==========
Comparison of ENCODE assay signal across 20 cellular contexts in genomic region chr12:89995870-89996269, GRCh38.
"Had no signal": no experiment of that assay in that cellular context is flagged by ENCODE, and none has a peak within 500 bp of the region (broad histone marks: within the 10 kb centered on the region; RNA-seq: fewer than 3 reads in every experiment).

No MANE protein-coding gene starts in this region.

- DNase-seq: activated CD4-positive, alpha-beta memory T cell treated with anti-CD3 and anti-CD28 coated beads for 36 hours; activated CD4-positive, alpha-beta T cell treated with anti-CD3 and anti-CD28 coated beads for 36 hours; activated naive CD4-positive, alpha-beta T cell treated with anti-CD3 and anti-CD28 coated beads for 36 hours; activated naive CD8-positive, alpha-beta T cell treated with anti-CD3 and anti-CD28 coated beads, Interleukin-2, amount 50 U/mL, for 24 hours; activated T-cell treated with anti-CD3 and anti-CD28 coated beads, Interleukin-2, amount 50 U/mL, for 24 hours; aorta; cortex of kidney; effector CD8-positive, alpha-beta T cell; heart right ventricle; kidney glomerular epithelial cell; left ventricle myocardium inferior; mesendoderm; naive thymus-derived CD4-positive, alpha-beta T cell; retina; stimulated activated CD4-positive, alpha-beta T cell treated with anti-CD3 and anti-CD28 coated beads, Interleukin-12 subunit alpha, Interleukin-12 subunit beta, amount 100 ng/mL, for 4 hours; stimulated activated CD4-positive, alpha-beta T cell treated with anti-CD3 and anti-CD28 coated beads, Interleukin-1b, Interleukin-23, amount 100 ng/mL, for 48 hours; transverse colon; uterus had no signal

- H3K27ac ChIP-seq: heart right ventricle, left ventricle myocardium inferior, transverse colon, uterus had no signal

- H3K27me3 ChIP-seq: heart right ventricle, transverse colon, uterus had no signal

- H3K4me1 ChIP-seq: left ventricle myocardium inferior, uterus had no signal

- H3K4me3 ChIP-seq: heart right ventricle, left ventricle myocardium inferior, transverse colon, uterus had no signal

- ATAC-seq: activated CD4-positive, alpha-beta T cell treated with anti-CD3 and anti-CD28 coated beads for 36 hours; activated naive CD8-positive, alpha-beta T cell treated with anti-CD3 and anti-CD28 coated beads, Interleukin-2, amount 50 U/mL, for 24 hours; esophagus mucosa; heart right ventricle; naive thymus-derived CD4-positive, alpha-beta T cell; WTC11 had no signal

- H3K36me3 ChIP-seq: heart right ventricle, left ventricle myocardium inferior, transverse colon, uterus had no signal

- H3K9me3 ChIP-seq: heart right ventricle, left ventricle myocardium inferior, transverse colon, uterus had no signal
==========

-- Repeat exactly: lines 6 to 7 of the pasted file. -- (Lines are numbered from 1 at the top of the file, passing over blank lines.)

- H3K27me3 ChIP-seq: heart right ventricle, transverse colon, uterus had no signal

- H3K4me1 ChIP-seq: left ventricle myocardium inferior, uterus had no signal